Mirai is alive and well – in your modem!

The Mirai malware has been spreading since 2016. It infects modems and other networked devices using a list of default passwords. Have you changed the default passwords of your devices?

Mirai infections on the rise

The total number of Mirai malware infections detected in Finland increased significantly on August 5 and 6, 2017. While the number of daily Mirai detections has stayed well below one hundred throughout the spring and summer, on August 5 and 6 it suddenly jumped above 450. The botnet involved in the attack that impacted major services such as Twitter and Spotify in October 2016 was Mirai-based. The number of infections has since started to decrease, as telecommunications operators have been in contact with the owners of the infected devices, but it looks like the tail of infections is, once again, long.

Botnets have long been a pain in the neck for operators and companies. Botnets are made out of hundreds, thousands or more devices, and they are used for example for sending large volumes of traffic to a victim system typically jamming it. This is called a distributed denial-of-service (DDoS) attack, and your devices may be involved in one.

Typically, botnets make use of networked cameras and home broadband routers, in other words equipment which is plugged into a cable or telephone socket for internet access.

However, a computer, smart TV or almost any other connected device can be made part of a botnet.

Change all your default passwords

Of botnet creating malware, Mirai is one of the most common. The malware scans the internet for devices to infect them. When it finds a device, it attempts to log in using the most common user name and password combinations, such as admin/123456, root/admin, root/system, etc. Unfortunately, this often proves to be a rather successful tactic, as a large number of the new devices people bring home and connect to the internet has one of these well-known passwords.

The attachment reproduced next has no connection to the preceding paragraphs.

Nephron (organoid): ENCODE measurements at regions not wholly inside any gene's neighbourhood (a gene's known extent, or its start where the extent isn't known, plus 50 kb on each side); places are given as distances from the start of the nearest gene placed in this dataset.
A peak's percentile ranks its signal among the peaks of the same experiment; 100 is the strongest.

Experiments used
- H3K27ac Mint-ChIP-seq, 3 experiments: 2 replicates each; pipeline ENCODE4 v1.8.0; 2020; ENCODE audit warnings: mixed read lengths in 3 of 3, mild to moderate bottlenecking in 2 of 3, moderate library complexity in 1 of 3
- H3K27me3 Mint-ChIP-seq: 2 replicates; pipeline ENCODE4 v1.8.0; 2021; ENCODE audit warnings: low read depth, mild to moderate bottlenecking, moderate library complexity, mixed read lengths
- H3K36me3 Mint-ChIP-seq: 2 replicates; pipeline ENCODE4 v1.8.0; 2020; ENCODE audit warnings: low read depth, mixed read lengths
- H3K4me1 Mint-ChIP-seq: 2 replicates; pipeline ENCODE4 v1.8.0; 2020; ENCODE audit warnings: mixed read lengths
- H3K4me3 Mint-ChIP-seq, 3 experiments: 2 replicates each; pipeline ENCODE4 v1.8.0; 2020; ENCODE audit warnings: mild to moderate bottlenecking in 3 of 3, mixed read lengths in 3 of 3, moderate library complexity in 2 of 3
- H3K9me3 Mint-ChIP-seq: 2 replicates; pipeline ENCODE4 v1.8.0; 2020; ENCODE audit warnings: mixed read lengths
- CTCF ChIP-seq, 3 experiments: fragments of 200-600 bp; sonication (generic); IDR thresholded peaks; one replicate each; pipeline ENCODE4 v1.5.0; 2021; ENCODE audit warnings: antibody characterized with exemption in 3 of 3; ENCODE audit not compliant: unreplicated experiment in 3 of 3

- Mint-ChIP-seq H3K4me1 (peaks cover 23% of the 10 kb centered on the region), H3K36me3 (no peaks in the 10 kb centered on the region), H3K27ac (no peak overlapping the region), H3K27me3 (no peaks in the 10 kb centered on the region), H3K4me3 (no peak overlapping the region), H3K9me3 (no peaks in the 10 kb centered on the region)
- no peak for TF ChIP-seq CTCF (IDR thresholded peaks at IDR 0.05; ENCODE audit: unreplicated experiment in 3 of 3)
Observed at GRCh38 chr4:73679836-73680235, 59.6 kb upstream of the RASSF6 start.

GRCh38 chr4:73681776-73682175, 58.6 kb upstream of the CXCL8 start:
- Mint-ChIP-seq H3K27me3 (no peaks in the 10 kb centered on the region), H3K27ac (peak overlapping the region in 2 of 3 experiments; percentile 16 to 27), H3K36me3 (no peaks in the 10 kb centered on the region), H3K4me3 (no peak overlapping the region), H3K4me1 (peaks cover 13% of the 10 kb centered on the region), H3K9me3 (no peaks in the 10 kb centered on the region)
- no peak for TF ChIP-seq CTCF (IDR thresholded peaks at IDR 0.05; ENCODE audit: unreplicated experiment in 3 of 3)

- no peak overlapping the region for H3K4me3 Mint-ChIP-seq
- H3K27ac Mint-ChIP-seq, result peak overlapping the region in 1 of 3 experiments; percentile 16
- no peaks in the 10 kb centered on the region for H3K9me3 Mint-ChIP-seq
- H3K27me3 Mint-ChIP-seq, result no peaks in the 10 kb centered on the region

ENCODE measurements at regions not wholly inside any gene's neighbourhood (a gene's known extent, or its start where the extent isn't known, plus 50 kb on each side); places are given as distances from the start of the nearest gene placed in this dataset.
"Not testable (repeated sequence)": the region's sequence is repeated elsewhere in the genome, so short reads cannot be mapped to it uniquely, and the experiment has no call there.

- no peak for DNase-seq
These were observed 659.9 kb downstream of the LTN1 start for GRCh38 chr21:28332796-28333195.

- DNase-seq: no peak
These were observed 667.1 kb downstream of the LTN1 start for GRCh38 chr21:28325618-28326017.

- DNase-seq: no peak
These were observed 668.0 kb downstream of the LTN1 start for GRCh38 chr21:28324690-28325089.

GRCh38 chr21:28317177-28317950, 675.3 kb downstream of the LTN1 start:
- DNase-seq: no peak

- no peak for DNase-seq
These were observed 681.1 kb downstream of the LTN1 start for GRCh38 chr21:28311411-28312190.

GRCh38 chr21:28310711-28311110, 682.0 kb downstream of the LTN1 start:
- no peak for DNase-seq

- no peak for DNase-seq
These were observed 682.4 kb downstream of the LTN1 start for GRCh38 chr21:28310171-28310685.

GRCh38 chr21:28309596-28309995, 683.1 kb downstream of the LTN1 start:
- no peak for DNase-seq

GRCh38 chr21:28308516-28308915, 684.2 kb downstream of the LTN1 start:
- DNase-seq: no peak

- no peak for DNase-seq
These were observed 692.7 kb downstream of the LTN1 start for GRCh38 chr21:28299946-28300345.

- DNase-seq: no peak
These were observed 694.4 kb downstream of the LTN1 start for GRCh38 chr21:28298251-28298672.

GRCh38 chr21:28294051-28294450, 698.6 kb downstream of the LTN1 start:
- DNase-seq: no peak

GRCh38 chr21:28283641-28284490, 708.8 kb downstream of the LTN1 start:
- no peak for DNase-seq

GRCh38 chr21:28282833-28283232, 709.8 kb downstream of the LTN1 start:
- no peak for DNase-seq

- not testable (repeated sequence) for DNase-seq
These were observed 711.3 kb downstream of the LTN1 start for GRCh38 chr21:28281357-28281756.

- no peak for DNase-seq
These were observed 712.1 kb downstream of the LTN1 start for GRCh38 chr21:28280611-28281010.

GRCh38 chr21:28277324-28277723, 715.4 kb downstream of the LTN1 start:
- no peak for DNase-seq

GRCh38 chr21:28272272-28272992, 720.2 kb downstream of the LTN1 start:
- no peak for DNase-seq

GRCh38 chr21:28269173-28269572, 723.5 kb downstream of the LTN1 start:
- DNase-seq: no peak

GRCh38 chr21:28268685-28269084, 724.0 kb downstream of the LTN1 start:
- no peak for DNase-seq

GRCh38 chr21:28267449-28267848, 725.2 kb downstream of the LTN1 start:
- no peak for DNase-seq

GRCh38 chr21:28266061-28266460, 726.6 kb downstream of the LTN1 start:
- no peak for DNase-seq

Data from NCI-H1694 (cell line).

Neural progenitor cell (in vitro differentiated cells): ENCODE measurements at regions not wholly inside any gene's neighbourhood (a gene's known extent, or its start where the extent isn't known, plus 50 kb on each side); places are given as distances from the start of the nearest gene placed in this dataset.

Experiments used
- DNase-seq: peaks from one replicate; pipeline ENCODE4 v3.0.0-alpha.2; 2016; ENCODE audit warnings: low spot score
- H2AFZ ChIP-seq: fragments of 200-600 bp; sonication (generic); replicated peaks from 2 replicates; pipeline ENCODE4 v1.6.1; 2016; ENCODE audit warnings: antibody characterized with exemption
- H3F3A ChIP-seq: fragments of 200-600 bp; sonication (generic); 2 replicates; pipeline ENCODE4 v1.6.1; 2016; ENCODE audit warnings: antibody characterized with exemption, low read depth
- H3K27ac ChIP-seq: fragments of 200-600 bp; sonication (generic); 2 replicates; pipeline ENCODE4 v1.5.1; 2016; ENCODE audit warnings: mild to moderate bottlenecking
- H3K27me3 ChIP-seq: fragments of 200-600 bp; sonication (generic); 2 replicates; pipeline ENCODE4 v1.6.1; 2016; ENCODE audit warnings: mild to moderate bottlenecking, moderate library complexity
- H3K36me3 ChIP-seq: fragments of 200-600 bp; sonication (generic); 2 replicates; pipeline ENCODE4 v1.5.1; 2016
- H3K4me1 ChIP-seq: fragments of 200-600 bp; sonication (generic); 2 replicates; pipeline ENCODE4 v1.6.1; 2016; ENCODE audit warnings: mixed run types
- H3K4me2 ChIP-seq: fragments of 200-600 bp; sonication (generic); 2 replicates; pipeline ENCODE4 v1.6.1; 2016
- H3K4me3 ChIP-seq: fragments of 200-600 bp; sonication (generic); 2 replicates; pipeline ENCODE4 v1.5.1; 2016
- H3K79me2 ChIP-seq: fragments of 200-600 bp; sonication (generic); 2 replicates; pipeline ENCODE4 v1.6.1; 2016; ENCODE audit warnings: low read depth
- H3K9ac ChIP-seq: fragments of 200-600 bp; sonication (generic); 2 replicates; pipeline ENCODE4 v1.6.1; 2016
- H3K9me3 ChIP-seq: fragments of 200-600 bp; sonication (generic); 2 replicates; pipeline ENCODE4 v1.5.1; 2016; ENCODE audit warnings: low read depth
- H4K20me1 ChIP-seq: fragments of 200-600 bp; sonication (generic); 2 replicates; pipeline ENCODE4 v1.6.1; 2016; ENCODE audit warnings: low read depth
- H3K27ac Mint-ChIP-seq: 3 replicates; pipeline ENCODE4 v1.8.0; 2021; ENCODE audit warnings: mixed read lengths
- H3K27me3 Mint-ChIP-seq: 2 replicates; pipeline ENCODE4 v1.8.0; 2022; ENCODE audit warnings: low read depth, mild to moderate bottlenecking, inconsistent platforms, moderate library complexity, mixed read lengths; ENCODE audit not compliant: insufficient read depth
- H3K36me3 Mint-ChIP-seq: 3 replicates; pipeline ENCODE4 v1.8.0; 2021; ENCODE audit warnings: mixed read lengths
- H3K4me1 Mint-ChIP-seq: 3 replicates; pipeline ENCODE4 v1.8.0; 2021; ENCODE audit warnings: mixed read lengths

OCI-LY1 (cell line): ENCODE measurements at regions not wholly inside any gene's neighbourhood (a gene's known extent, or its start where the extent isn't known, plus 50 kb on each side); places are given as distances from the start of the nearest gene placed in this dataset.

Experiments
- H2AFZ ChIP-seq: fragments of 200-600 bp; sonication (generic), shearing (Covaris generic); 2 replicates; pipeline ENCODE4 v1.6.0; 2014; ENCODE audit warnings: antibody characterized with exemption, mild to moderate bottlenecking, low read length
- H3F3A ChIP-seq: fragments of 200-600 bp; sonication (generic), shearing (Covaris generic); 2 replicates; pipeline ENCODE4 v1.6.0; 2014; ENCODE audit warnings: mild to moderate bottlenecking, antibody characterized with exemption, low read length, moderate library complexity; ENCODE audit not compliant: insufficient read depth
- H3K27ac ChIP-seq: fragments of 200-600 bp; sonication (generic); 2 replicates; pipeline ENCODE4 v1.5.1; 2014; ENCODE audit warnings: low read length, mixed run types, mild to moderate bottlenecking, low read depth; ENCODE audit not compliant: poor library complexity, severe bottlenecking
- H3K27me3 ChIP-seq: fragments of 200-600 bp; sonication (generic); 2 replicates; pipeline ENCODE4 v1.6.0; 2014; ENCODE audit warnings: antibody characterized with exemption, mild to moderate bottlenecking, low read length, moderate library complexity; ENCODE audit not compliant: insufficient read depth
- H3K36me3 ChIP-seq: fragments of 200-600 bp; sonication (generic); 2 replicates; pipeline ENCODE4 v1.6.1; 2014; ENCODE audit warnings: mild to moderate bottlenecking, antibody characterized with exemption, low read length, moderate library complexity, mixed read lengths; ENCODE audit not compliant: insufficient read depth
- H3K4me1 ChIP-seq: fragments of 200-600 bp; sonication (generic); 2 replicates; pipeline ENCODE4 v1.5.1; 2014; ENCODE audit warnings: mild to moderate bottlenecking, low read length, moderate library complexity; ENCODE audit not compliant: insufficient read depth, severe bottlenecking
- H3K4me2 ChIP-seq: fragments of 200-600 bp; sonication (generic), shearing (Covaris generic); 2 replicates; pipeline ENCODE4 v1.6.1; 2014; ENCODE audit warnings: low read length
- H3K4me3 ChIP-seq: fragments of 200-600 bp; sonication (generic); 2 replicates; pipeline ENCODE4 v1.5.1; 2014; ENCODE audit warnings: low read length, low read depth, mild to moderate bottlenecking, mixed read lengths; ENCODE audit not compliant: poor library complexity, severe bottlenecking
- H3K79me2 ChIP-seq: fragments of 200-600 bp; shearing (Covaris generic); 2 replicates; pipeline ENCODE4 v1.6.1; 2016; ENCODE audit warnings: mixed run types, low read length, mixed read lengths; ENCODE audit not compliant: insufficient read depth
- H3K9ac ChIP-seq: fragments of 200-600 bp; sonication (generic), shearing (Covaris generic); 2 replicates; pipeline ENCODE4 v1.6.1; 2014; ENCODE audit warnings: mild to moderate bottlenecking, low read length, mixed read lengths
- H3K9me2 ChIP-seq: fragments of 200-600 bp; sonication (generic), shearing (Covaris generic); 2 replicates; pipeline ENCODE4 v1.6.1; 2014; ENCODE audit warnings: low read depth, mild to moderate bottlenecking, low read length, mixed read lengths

It is therefore of utmost importance that you always change the default password of your devices. Many devices have several user interfaces and passwords – all of which need to be changed. We recommend that you use complex and unique passwords everywhere and outsource their management to password manager software. If this seems too complicated, make sure at least that you change the default password. Even if you just use the name of your pet or tape your password onto your screen on a piece of paper, you are still protected against these types of attacks.

Botnets are not the only dangers looming on the internet. Ransomware can be slipped onto your computer through security holes and default passwords. One of the nastiest types of malware targeting IoT devices is BrickerBot. It spreads similarly to Mirai, but instead of growing a botnet, it incapacitates devices. The person claiming to be the author of BrickerBot has said that the malware was created to stop Mirai from growing, but if this was true, it would be a highly irresponsibly approach.

Luckily the cure is the same regardless of who the attacker is:

Keep your software up-to-date

Use strong passwords or at the minimum change all default passwords

Shop wisely and securely